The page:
Introduced last year as a developer preview, Google Chrome Frame turns Internet Explorer 6, 7, or 8 into a "modern browser," to use the term favored by Google. It allows users of older versions of IE, or those on Windows XP, which won't run IE 9, can enjoy Web sites and Web applications that take advantage of HTML5 elements like the canvas tag and geolocation.
Beyond being a way to paint Microsoft as a technological laggard, Chrome Frame was intended to be a way to allow the large number of IE users to experience sophisticated Web applications like Google Wave without forcing Google to develop and maintain IE-specific code.
Though Wave has been shuttered, Chrome Frame still has value as a way to help Google make its other Web applications more accessible, particularly to business users, many of whom are stuck with older versions of IE.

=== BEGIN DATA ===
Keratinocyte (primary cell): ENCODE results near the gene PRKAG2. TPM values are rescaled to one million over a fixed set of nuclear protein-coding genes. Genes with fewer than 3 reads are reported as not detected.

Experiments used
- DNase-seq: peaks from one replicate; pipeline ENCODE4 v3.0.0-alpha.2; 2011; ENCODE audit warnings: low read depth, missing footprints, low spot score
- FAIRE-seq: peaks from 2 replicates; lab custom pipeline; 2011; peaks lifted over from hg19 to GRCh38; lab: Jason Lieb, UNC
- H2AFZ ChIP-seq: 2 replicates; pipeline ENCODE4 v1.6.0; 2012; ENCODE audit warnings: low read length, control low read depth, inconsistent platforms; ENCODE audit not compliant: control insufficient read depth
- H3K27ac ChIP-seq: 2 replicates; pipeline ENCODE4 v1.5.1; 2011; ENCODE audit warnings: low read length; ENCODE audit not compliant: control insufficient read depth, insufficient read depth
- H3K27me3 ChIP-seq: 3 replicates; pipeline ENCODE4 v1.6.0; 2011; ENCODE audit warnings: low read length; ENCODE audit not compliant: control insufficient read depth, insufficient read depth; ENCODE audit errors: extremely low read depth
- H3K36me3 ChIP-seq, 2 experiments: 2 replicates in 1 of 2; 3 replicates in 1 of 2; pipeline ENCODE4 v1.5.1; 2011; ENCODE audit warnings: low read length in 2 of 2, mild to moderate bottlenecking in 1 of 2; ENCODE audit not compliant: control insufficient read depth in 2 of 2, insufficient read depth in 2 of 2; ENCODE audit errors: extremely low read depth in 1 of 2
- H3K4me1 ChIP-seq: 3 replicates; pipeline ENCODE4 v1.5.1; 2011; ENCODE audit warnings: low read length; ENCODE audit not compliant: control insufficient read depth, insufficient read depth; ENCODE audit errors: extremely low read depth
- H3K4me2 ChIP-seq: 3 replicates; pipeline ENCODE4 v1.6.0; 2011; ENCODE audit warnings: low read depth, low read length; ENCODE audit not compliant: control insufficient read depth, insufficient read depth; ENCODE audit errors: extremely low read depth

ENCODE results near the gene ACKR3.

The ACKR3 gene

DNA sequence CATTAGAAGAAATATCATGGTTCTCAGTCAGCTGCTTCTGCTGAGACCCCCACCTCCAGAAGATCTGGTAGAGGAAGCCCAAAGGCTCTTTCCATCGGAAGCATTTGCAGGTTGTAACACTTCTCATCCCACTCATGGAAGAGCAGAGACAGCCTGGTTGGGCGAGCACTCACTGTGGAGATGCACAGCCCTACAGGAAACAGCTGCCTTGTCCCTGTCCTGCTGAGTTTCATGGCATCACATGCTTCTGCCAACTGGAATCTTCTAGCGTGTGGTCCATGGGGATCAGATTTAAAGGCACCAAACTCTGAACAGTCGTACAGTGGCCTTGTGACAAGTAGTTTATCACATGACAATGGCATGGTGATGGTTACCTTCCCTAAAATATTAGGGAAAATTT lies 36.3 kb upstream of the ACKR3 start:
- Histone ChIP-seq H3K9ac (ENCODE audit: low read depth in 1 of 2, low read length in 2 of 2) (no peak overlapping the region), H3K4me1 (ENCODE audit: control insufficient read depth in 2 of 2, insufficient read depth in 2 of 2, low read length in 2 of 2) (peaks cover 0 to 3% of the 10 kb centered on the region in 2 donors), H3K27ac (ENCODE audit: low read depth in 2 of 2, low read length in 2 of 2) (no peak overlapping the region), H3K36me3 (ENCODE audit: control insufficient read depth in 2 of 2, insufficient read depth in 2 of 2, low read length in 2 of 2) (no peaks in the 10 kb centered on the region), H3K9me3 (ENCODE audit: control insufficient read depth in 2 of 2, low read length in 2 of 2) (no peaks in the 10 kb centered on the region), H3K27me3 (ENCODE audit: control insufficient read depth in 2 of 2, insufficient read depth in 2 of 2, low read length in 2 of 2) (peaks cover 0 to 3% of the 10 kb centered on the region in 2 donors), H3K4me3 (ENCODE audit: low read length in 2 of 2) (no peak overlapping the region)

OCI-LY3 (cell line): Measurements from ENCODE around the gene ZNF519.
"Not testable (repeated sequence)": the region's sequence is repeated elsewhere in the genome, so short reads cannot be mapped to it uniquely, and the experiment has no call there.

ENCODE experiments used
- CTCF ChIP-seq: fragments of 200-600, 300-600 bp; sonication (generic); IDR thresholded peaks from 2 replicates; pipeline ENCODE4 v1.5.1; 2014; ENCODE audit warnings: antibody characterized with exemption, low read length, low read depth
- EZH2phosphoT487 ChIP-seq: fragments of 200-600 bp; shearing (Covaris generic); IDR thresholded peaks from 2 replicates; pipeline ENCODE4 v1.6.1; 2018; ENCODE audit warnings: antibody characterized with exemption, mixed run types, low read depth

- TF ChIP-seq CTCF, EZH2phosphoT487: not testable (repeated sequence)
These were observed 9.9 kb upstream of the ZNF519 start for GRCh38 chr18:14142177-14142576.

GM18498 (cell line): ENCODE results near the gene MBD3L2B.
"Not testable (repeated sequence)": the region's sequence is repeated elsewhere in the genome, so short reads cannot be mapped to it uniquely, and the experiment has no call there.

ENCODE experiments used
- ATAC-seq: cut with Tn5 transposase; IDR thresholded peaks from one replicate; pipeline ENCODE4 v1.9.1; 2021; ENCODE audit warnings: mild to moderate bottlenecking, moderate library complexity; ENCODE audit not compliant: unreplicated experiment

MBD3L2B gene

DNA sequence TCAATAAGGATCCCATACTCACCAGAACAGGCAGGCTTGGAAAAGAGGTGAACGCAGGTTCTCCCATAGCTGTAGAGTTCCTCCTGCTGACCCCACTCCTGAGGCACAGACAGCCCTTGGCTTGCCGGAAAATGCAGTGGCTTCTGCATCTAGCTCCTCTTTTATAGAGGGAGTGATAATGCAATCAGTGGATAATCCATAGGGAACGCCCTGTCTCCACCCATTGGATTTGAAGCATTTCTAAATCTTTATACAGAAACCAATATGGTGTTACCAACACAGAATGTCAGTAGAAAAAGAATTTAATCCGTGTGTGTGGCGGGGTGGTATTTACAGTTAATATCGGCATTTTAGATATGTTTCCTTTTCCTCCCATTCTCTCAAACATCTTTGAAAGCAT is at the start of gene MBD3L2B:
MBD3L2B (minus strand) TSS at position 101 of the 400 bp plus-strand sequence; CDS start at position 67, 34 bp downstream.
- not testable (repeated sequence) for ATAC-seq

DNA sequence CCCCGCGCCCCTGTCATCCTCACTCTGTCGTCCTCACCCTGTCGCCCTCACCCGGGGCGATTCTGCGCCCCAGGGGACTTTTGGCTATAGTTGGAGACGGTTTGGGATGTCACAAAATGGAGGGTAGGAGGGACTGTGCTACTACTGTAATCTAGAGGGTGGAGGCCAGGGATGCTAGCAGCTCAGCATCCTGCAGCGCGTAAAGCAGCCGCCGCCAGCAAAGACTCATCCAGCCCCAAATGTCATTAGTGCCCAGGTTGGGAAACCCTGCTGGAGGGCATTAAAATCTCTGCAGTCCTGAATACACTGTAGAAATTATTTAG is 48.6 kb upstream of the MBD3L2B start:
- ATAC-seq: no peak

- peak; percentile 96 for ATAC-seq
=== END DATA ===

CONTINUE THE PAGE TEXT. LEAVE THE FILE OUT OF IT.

The blog post announcing Google Chrome Frame's exit from beta makes it clear that Google is targeting corporate IE users. "If you're an IT administrator, we've also posted an MSI installer for deploying Google Chrome Frame in your network," state Google software engineers Tomas Gunnarsson and Robert Shield.
Gunnarsson and Shield add that Google plans to continue improving Chrome Frame and that release cycles for the software will be accelerated to match the Google Chrome release cycle.
2014 Next-Gen WAN SurveyWhile 68% say demand for WAN bandwidth will increase, just 15% are in the process of bringing new services or more capacity online now. For 26%, cost is the problem. Enter vendors from Aryaka to Cisco to Pertino, all looking to use cloud to transform how IT delivers wide-area connectivity.
Server Market SplitsvilleJust because the server market's in the doldrums doesn't mean innovation has ceased. Far from it -- server technology is enjoying the biggest renaissance since the dawn of x86 systems. But the primary driver is now service providers, not enterprises.